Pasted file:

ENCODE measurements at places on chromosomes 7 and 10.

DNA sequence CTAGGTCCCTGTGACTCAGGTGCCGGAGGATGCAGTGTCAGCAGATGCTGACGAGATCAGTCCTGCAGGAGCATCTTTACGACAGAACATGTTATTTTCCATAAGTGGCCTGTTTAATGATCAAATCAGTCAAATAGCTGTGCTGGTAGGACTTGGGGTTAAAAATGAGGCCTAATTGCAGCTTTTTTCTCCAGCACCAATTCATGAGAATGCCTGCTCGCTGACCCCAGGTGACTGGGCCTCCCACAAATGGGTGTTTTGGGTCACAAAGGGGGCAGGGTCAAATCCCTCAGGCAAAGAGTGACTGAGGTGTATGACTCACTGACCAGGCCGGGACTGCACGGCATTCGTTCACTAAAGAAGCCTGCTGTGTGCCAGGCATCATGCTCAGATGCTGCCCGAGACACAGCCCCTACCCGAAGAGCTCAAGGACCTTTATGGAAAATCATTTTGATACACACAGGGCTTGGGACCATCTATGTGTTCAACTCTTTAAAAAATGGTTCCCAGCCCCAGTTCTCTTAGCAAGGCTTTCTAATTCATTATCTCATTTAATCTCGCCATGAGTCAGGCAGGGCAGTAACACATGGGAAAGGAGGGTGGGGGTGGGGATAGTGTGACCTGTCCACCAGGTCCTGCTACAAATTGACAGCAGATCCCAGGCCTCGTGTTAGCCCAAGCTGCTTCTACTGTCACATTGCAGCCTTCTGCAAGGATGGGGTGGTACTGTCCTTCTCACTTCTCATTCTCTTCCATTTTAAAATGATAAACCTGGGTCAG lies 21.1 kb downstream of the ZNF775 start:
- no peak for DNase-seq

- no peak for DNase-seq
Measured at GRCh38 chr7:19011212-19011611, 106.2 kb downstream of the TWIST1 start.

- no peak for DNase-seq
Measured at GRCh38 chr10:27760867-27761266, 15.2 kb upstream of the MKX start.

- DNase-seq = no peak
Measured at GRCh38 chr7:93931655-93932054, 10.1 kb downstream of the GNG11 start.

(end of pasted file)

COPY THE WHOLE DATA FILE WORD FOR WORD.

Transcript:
ENCODE measurements at places on chromosomes 7 and 10.

DNA sequence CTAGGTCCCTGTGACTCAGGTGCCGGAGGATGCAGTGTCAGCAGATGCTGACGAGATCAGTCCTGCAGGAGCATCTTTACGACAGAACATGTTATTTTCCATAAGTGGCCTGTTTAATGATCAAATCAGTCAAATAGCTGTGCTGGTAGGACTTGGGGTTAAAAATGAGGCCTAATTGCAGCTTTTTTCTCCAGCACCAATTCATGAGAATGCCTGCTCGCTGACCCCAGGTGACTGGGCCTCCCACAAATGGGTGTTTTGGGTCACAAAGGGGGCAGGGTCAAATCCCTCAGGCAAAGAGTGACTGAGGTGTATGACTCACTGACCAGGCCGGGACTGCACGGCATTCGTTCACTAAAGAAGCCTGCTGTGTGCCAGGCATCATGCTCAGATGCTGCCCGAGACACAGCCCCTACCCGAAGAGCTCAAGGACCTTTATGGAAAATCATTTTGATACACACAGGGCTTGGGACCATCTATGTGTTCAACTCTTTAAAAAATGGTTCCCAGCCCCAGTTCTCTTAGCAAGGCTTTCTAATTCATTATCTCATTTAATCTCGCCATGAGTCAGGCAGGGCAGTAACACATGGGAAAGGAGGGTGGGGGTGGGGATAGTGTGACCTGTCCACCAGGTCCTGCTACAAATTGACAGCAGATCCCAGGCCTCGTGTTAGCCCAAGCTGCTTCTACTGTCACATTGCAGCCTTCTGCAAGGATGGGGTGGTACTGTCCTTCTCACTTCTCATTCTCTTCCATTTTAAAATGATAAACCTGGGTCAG lies 21.1 kb downstream of the ZNF775 start:
- no peak for DNase-seq

- no peak for DNase-seq
Measured at GRCh38 chr7:19011212-19011611, 106.2 kb downstream of the TWIST1 start.

- no peak for DNase-seq
Measured at GRCh38 chr10:27760867-27761266, 15.2 kb upstream of the MKX start.

- DNase-seq = no peak
Measured at GRCh38 chr7:93931655-93932054, 10.1 kb downstream of the GNG11 start.